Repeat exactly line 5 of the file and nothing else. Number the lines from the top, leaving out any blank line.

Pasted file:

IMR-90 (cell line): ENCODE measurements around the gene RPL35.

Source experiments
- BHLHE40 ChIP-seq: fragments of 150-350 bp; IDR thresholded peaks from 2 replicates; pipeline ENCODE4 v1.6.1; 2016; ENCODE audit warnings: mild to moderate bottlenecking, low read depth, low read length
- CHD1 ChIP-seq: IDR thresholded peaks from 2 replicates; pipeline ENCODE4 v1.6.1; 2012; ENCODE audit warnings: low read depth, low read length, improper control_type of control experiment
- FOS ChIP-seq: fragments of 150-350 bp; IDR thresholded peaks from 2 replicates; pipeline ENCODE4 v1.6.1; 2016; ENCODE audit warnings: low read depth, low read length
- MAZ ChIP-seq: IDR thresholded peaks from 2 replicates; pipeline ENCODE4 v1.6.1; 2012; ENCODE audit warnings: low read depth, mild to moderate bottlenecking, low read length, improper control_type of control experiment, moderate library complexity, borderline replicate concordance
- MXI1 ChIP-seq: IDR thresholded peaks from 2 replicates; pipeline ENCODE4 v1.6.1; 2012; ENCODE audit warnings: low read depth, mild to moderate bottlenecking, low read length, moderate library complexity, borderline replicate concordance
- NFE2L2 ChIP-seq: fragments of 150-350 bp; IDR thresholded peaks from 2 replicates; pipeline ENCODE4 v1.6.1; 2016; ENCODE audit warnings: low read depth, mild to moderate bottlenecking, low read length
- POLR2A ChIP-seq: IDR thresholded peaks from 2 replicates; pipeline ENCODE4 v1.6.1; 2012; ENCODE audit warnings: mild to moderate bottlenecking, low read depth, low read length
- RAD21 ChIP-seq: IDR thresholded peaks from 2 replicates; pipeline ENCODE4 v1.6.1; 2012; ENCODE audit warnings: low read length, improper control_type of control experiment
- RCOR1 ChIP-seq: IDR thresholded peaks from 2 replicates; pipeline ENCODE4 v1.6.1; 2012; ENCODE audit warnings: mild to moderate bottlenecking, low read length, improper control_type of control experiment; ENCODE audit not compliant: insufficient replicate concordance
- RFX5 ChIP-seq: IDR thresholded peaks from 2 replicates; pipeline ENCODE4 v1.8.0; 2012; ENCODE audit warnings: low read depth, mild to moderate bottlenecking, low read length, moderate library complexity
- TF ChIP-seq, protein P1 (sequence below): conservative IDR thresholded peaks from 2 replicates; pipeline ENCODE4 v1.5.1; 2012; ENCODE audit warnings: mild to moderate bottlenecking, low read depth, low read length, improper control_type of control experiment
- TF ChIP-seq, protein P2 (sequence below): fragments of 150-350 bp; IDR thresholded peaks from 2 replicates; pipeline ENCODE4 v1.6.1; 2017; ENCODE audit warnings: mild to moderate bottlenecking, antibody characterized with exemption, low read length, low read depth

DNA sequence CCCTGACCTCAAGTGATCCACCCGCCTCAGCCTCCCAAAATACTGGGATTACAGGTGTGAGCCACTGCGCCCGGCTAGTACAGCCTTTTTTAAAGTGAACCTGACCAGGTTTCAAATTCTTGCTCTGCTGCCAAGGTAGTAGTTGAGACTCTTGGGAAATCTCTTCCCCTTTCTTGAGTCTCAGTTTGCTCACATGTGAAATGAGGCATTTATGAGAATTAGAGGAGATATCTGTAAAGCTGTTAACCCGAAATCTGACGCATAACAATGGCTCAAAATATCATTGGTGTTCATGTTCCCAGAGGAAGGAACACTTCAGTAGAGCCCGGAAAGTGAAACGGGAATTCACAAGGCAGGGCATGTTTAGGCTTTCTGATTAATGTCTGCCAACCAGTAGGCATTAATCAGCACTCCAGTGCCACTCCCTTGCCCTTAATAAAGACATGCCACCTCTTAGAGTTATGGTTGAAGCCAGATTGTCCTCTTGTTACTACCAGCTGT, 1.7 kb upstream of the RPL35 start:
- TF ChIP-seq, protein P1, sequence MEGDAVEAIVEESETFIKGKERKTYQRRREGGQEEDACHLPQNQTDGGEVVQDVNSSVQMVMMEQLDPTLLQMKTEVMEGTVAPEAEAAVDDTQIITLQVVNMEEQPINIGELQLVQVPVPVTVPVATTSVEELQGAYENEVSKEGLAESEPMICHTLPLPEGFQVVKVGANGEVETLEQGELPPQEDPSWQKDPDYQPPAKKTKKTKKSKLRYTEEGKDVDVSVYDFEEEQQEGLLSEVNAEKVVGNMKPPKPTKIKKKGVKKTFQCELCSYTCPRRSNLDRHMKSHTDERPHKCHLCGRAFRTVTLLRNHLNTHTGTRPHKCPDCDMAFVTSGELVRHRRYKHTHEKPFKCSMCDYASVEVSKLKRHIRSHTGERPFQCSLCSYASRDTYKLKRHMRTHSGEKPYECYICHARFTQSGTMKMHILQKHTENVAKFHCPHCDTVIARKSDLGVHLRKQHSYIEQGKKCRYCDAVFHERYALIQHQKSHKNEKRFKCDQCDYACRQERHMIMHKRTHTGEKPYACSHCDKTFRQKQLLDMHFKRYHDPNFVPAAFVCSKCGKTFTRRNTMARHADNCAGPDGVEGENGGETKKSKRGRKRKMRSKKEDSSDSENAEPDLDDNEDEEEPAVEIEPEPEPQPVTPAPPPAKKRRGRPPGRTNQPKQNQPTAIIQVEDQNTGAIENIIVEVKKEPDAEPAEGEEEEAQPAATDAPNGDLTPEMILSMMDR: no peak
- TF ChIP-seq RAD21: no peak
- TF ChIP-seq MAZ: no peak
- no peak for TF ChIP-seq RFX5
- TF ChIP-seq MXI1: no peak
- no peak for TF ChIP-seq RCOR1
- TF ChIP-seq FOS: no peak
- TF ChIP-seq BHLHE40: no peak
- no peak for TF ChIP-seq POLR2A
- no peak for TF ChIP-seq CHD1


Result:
- FOS ChIP-seq: fragments of 150-350 bp; IDR thresholded peaks from 2 replicates; pipeline ENCODE4 v1.6.1; 2016; ENCODE audit warnings: low read depth, low read length